Because of their slight elevation, hammocks rarely flood. Acids from decaying plants dissolve the limestone around each tree island, creating a natural moat that protects the hammock plants from fire. Shaded from the sun by the tall trees, ferns and airplants thrive in the moisture-laden air inside the hammock.
As a result they typically have a large and diverse density of various forms of plant and animal life. They appear as teardrop-shaped islands shaped by the flow of water in the middle of a slough. Many tropical species such as mahogany and cocoplum grow alongside the more familiar temperate species of live oak and red maple.
Hammocks are one of the habitats found in the Florida Everglades, as well as in more northerly marshy areas of Florida such as the Gulf Hammock Wildlife Management Area in Levy County and the Steinhatchee Wildlife Management Area southeast of Cooks Hammock in Lafayette County.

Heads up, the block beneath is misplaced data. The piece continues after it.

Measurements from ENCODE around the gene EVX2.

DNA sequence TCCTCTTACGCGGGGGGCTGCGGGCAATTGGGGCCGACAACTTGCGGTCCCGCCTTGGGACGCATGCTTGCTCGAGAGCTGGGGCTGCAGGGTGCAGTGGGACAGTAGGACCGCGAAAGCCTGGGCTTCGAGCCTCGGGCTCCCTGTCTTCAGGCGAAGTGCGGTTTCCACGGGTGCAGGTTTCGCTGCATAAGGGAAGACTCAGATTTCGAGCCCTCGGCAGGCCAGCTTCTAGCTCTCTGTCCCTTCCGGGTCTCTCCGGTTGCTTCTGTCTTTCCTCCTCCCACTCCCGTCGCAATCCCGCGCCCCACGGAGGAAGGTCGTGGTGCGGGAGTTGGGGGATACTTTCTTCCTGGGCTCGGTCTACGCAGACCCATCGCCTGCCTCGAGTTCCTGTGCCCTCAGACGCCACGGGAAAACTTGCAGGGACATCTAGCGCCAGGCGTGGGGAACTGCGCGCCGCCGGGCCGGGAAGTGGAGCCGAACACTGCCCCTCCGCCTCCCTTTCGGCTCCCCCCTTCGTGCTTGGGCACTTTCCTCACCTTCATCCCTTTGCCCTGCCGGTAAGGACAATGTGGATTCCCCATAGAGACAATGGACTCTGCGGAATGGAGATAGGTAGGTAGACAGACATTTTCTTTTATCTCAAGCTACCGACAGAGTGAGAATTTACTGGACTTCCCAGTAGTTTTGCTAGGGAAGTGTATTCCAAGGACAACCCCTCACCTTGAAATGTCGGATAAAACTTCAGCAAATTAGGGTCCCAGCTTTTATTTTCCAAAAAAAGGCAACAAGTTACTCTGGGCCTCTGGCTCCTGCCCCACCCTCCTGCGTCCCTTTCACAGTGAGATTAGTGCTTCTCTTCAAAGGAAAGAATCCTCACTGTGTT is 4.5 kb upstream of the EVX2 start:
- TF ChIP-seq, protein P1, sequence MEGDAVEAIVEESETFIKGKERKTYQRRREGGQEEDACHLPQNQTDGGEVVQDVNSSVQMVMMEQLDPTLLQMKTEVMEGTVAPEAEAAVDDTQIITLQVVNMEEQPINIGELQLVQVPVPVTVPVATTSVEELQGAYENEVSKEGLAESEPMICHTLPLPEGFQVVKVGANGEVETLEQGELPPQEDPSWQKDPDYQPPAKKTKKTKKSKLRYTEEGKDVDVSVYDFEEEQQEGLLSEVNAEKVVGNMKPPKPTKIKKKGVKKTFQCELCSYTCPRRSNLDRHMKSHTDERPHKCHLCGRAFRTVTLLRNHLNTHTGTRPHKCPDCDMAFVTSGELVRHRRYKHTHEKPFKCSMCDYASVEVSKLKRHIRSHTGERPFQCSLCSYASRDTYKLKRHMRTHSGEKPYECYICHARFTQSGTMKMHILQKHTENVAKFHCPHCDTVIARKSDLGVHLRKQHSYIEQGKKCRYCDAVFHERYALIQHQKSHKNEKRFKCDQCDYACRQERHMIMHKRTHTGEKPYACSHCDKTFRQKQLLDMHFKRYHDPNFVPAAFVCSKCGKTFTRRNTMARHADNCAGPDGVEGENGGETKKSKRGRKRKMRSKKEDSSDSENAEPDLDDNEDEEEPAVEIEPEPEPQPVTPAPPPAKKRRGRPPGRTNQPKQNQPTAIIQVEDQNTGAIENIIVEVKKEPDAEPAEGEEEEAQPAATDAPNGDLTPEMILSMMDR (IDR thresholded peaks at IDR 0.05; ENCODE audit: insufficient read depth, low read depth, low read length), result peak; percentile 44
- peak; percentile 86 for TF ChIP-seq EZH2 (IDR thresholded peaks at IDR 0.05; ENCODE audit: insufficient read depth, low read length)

The plant genus Tillandsia, a member of the Bromeliad family, is found in the deserts, forests and mountains of Central and South America, Mexico and the southern United States in North America. They display an incredible range of form and size, blooming in an impressive palette of extraordinary colors.
Tillandsia species are epiphytes, also called aerophytes or air plants. They normally grow without soil while attached to other plants. Epiphytes are not parasitic, depending on the host only for support. They nourish themselves totally, imbibing rain, dew and whatever nutrients are gathered from the air such as dust, decaying leaves and insect matter.
Although not normally cultivated for their flowers, some Tillandsia will bloom on a regular basis. In late fall-winter, the plants bloom with striking purple flowers. In addition, it is quite common for some species to take on a different leaf color, usually changing from green to red when about to flower.
Tillandsia is a primary ingredient in Allerplex, a standard process herbal supplement used to treat pollen allergies. The genus was named after the Swedish physician and botanist Dr. Elias Tillandz.